Got a call the week that Mr. [Thomas Eric] Duncan was in the hospital in Dallas with ­Ebola asking if I would be willing to join the President’s team to help with disaster response, so I transferred over to ASPR, the Assistant Secretary for Preparedness and Response, at HHS. We worked on emerging infectious diseases (e.g., Ebola, Zika Virus, Middle East Respiratory Syndrome virus, or MERS), we also did national disasters (e.g., wildfires, hurricanes, floods) and then bioterror (small pox, anthrax) and worked with drug companies to develop vaccines, treatments, and diagnostics. I stayed in the administration until the very end, the last day. And so, when the election happened in 2016 we were working on the water crisis in Flint. I was surprised, and I thought that Hillary Clinton’s team was going to win and that we were going to hand off our work on health reform and on Flint to people who cared and wanted to continue the process. And then we got the Trump team who made it very clear they wanted to do away with health care coverage. And that’s not why I went into nursing or why I did this work. So, I knew I could stay in government and help them do that. I wanted to continue the work and so I came back home to Illinois because Illinois is a state that expanded Medicaid. I got a job working for a Medicaid managed care company in Chicago as the Senior Director for Strategy and Regulatory Affairs for a company called Next Level Health.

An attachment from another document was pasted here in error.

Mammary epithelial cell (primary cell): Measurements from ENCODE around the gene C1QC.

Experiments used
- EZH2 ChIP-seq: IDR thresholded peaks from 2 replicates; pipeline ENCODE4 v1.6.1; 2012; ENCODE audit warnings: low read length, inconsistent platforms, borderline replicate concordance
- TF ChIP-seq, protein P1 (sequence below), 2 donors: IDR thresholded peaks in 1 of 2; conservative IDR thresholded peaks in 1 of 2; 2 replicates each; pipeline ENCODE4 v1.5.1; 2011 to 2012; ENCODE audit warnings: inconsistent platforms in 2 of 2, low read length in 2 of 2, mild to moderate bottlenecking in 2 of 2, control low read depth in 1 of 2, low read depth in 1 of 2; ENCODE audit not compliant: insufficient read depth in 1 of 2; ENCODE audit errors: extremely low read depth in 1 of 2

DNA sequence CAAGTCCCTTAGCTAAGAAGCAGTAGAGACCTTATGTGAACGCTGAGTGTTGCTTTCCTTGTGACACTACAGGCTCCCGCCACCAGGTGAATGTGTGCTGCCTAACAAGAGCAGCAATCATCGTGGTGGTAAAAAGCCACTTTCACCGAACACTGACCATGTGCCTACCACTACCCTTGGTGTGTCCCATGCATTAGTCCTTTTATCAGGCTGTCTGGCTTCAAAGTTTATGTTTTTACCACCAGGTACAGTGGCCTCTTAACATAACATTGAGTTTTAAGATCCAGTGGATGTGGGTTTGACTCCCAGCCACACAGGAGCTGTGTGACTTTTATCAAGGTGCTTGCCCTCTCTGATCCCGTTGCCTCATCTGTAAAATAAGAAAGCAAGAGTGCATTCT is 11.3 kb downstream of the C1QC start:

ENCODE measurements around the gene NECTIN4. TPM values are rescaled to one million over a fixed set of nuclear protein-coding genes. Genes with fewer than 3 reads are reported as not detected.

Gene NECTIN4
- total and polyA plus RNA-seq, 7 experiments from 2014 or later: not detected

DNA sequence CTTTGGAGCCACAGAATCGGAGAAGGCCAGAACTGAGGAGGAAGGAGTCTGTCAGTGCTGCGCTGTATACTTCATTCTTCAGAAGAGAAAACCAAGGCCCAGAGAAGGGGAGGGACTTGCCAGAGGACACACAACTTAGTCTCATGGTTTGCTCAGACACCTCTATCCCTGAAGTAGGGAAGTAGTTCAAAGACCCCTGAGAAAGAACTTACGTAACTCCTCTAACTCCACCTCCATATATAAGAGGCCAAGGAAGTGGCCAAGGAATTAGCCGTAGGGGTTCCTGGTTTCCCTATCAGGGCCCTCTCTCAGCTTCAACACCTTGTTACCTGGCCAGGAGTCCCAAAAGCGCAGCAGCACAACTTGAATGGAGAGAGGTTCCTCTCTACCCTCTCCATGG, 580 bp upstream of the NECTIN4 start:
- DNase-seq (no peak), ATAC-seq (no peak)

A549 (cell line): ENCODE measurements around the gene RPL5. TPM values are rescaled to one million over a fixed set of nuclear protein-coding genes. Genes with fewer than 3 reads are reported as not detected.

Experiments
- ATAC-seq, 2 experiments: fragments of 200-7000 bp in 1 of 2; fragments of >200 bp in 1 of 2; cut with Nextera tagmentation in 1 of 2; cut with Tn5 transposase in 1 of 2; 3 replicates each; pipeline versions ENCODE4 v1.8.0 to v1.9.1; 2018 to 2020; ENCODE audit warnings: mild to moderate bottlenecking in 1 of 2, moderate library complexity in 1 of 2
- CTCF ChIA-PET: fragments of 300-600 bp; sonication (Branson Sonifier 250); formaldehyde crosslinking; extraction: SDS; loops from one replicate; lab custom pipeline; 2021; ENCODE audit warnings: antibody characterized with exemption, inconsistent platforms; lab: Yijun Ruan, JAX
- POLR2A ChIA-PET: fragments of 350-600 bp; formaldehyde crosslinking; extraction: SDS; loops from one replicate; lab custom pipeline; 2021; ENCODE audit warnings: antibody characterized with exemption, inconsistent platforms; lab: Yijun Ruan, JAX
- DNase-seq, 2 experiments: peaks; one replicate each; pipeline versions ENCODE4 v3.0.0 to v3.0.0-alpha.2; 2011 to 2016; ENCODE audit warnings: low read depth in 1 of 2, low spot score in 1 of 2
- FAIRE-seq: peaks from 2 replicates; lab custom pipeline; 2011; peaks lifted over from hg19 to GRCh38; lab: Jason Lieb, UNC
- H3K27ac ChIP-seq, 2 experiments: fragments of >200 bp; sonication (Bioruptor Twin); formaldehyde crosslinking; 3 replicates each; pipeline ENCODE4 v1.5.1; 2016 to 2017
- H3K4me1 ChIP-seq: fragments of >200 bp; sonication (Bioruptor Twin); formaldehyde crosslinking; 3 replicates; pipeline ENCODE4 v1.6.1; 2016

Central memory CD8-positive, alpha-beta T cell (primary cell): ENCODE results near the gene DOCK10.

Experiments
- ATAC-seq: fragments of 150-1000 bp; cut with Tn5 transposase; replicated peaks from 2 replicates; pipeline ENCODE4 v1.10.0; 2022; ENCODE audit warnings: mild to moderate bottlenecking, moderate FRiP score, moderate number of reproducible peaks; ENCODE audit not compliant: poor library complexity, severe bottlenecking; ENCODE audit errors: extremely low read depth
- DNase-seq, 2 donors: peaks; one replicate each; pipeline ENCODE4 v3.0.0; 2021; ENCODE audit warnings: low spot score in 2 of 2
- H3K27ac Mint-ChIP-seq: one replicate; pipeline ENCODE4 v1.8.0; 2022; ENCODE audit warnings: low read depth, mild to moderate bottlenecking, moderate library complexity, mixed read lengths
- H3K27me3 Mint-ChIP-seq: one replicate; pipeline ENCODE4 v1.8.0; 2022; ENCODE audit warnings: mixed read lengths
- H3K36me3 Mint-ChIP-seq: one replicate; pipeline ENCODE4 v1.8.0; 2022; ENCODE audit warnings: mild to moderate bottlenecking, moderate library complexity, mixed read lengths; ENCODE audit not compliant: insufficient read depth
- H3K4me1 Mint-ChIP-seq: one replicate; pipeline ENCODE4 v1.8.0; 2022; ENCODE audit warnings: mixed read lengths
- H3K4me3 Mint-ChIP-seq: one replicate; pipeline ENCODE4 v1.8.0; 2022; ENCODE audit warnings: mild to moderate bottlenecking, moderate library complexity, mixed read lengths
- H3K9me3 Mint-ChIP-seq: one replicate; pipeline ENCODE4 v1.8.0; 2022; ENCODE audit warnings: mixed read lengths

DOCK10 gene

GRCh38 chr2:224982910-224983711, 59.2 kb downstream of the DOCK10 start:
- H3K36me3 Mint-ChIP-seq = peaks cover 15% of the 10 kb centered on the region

Are you still there?

I left my job about six weeks ago. The primary campaign was about eight months. I worked full time six and a half months; you know you have to do that. I am a young person, not someone of particular means or whatever, so it was necessary. And then it was like “Lauren, you could really win if you put your time and energy into the campaign.” And so that was an easy choice to transfer to full time.

So, you are now devoting full time to the campaign?

Yes.